Chef Shuji Hiyakawa, of Wabi Sabi by Shuji, and Alvaro Perez Miranda, who launched the Vagabond Restaurant & Bar with Alex Chang, will open a 36-seat Japanese restaurant on the ground floor of the Cynergi building in Wynwood later this year.
"The focus will be seasonality, simplicity, and kikubari," Hiyakawa says, referring to the Japanese art of caring for others.
That was the focus at Hiyakawa's Wabi Sabi on NE 79th Street, which will soon reopen following the chef's hiatus in Japan to care for his ailing father. Another Wabi Sabi will also open at Lincoln Road's forthcoming Time Out Market. It's Hiyakawa's eponymous restaurant that seems to be the most ambitious.
He trained under Masaharu Morimoto, of Iron Chef fame, and first got on diners' radar during his tenure as executive sushi chef at Kuro at the Seminole Hard Rock Hollywood. Hiyakawa has also been a favored chef for events hosted by the Consulate General of Japan in Miami. While he had long nurtured plans to open Wabi Sabi — a word in Japanese aesthetics that means finding beauty in what is imperfect, impermanent, and incomplete — construction delays forced him to double up and help open Dashi at the River Yacht Club. When that clubby spot closed, citing hurricane damage, Hiyakawa turned his attention to finishing Wabi Sabi, which in its short time built a solid reputation for sushi.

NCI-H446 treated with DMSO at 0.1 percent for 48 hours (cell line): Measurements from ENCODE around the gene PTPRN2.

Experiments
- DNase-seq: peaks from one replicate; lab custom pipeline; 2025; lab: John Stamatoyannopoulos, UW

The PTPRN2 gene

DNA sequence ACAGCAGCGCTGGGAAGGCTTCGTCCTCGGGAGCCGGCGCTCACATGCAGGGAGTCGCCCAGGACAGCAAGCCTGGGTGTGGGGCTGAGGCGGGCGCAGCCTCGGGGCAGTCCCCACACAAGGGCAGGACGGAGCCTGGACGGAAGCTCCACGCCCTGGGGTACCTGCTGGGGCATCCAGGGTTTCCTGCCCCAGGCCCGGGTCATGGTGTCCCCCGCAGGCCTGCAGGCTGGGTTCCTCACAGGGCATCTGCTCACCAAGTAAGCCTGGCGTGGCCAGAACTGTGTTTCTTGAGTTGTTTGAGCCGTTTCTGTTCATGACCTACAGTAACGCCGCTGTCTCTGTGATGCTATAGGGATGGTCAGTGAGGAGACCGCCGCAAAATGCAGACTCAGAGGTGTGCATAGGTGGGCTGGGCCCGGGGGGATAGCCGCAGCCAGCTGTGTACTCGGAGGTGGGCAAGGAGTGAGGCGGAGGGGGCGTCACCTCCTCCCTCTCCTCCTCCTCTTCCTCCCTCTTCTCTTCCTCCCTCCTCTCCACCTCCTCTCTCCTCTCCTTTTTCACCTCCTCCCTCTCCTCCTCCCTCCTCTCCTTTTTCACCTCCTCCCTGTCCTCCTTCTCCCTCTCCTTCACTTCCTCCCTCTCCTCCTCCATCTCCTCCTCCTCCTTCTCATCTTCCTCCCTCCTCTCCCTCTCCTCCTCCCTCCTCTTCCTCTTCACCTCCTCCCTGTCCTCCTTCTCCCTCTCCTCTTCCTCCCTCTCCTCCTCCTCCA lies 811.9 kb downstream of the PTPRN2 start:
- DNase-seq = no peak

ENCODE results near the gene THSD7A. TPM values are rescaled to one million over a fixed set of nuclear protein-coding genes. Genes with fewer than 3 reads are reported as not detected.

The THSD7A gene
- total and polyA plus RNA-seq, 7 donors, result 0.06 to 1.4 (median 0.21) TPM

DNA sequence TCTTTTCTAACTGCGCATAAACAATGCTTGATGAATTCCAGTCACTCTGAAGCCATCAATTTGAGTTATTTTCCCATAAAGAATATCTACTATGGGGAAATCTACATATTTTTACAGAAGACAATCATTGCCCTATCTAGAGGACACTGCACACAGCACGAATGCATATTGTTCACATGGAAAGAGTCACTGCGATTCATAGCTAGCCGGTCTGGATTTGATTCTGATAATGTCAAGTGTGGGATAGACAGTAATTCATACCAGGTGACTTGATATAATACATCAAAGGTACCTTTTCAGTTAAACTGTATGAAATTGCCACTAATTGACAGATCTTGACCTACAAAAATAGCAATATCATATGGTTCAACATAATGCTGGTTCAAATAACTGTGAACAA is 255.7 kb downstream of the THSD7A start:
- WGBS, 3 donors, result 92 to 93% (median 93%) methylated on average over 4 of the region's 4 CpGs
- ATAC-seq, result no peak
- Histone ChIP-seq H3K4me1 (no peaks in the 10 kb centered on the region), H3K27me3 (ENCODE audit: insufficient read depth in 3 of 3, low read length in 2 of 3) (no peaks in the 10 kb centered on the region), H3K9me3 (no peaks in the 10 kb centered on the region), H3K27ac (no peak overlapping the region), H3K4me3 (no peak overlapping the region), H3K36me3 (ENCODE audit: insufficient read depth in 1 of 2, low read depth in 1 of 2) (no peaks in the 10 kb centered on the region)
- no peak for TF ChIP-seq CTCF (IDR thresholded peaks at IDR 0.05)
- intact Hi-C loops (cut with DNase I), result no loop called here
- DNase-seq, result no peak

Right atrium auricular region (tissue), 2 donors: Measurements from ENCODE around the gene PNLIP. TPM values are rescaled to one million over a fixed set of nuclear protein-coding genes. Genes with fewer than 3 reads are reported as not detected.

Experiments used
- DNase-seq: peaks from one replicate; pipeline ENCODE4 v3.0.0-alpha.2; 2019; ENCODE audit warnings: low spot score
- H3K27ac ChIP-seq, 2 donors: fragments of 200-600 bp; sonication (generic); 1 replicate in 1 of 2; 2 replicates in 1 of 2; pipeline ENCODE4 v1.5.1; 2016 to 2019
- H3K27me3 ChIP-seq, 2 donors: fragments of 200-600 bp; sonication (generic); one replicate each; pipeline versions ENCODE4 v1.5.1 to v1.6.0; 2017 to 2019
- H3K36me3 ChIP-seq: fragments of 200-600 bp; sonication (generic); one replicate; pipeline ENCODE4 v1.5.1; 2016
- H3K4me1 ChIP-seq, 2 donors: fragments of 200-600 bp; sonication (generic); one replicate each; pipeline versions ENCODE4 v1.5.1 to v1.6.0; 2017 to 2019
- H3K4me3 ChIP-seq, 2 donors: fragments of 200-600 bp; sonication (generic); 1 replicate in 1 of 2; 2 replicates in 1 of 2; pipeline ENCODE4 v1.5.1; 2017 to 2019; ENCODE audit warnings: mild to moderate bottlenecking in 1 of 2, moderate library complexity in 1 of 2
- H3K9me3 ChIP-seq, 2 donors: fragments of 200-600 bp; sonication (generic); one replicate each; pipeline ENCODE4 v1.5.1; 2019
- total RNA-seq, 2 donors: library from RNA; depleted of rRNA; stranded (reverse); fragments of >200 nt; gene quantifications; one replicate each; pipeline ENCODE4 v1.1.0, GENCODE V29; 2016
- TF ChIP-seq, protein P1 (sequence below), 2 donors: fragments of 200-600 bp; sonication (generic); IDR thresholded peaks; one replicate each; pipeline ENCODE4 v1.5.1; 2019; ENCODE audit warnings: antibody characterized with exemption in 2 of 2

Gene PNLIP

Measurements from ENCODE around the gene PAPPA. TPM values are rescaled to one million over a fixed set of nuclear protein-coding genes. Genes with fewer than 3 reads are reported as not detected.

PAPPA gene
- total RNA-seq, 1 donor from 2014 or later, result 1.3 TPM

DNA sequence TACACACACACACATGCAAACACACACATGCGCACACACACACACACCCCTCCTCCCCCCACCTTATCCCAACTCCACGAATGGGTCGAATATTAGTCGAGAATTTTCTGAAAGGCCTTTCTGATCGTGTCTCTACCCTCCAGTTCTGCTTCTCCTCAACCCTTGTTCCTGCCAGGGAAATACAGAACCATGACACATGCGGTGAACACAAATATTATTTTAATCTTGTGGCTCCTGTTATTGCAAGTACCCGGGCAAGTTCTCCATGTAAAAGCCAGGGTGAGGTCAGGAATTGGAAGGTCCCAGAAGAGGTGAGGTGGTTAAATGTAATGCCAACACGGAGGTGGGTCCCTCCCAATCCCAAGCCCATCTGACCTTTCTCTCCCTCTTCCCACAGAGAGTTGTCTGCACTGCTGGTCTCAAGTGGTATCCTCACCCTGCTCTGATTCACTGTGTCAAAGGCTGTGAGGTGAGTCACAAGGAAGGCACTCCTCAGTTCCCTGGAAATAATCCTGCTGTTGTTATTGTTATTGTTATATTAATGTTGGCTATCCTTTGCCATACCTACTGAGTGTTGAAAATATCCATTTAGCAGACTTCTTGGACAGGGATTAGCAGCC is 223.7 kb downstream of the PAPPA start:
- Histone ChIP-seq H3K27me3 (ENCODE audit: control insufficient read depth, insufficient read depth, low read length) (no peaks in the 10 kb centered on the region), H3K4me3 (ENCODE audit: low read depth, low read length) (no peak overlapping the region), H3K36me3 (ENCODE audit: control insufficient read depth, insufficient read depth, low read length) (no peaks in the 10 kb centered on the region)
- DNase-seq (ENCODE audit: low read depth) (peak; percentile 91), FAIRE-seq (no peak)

With Hiyakawa, the chef will focus on a broader range of Japanese cuisine featuring seasonal ingredients and dishes as well as agemono (deep-fried dishes), yakimono (grilled or pan-fried), shirumono (soups), zensai (appetizers), and sushi along with sake, beer, and wine. Hiyakawa will also offer a $100-per-person omakase menu, with chef selections from each menu category creating an ever-changing progression.
"For the first five months, we want to focus on quality over quantity; we won't do more than three dozen customers per night," Hiyakawa says.
Part of the space will also be dedicated to yet another Wabi Sabi. However, this one will serve a mere 100 bowls per day during lunch hours, and once they're out, they're out. The good news is the space will only be open five days a week, and Hiyakawa will use it to create a Japanese dining club offering the chef's off-menu obsessions like ramen, yakitori, or the delicate steamed dishes called nabemono.
"It's about the creation. For us, it's being able to have fun and excitement and trying to always give something new to our clientele," Hiyakawa says. "I don't only want to be cooking one thing in one space."
Hiyakawa. 2700 N. Miami Ave., Miami.